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EU expects Orban to lift veto on €50 billion aid to Ukraine

EU expects Orban to lift veto on €50 billion aid to Ukraine Photo: Hungarian Prime Minister Viktor Orban (Getty Images)
Author: Liliana Oleniak

Hungarian Prime Minister Viktor Orban will lift his veto on providing 50 billion euros in aid to Ukraine. The EU has already received a "positive signal" on this issue, according to Finnish Foreign Minister Elina Valtonen.

"I am very confident that Hungary will give up its blockade. Foreign Minister Szijjarto has given us a positive signal and I very much hope that we will finally be able to approve the aid for Ukraine," she states.

"If not, we will find another solution. At the same time, we must invest more in our own security," says Valtonen.

According to the Minister, Europe should develop a reliable strategy for its own defense and deterrence.

"We need to strengthen our own defense industry and both small and large defense companies must have the opportunity to make large investments now. Russia only understands strength. We need a credible strategy of deterrence, both at the European level and at the NATO level. We are nowhere near that point. We need to do much, much more. Regardless of the outcome of the U.S. elections.," the Finnish Foreign Minister states.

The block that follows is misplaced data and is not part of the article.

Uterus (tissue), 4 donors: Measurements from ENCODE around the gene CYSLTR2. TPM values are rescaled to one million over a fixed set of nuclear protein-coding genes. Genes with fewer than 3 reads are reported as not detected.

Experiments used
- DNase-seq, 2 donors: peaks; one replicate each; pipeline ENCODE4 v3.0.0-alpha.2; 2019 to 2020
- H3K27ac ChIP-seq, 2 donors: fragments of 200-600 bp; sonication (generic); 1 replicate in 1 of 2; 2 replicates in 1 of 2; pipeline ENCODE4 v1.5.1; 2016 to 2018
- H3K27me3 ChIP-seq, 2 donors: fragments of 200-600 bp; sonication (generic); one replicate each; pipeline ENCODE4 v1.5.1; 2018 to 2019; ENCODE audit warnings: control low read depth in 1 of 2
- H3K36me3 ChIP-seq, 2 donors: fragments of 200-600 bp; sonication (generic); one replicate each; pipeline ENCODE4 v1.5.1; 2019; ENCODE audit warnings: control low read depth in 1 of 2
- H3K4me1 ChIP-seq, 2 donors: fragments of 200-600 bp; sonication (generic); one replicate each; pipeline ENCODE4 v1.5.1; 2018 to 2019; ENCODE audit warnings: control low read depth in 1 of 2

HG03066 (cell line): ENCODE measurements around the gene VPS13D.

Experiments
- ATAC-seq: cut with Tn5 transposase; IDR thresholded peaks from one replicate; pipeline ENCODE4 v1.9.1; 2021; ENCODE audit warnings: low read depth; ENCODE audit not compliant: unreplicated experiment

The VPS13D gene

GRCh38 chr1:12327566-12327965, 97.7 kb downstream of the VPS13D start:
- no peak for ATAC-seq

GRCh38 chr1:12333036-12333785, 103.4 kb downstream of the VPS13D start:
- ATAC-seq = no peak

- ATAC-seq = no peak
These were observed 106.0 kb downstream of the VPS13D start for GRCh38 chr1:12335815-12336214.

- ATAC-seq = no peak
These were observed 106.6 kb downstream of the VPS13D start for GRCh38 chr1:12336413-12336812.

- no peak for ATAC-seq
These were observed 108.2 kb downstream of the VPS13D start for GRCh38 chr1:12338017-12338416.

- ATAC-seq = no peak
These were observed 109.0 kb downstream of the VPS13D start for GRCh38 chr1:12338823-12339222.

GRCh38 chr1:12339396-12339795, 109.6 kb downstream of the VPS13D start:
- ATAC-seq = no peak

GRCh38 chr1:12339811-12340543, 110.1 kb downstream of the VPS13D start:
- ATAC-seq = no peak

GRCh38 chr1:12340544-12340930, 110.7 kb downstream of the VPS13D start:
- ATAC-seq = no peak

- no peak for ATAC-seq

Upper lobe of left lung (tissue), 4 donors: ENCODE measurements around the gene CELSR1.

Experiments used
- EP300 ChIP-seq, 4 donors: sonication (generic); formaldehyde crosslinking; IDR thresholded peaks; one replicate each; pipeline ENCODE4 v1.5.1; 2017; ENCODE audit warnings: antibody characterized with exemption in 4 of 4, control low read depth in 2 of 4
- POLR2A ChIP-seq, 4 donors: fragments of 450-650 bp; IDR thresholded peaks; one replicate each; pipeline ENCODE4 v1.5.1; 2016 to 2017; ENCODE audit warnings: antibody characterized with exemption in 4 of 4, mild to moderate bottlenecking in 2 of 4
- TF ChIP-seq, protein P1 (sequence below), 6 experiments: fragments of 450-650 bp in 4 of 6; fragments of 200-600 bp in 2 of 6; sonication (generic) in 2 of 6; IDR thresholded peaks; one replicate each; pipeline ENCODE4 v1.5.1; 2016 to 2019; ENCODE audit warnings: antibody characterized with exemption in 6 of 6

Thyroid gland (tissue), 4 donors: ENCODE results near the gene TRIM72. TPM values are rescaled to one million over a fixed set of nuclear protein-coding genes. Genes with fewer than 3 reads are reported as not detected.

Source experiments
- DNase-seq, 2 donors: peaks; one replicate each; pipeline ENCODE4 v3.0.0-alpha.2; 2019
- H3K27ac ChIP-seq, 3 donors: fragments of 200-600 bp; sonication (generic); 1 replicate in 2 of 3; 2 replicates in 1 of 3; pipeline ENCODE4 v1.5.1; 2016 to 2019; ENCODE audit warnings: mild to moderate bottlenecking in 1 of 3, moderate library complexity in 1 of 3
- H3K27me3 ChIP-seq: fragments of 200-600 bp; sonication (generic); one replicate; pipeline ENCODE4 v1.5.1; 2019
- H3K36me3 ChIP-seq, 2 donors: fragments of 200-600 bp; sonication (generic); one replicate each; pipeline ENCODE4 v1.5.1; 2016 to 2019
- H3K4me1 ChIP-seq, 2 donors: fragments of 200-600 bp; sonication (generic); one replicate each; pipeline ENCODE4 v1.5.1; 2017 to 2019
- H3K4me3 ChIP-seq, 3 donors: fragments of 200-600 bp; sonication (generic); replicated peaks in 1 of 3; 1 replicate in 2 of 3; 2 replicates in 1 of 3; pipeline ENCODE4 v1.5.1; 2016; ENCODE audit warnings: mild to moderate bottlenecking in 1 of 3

50 billion for Ukraine from EU

Yesterday it became known that Slovakia would not block the allocation of 50 billion euros to Ukraine from the EU. This agreement, among others, was reached by Prime Minister Denys Shmyhal and his Slovak counterpart Robert Fico following a meeting in Uzhhorod.

As for Hungary's position, in mid-December 2023, Orban stated that Budapest would not support a new EU aid package for Ukraine until the bloc disburses all funds frozen for Hungary. Ukraine's accession may also be vetoed.

In June 2023, the European Commission proposed to create a special mechanism for Ukraine that would provide grants and loans of up to €50 billion for the period up to 2027. It is intended to replace the current EU support to Ukraine through the Macro-Financial Assistance. The program expires at the end of 2023.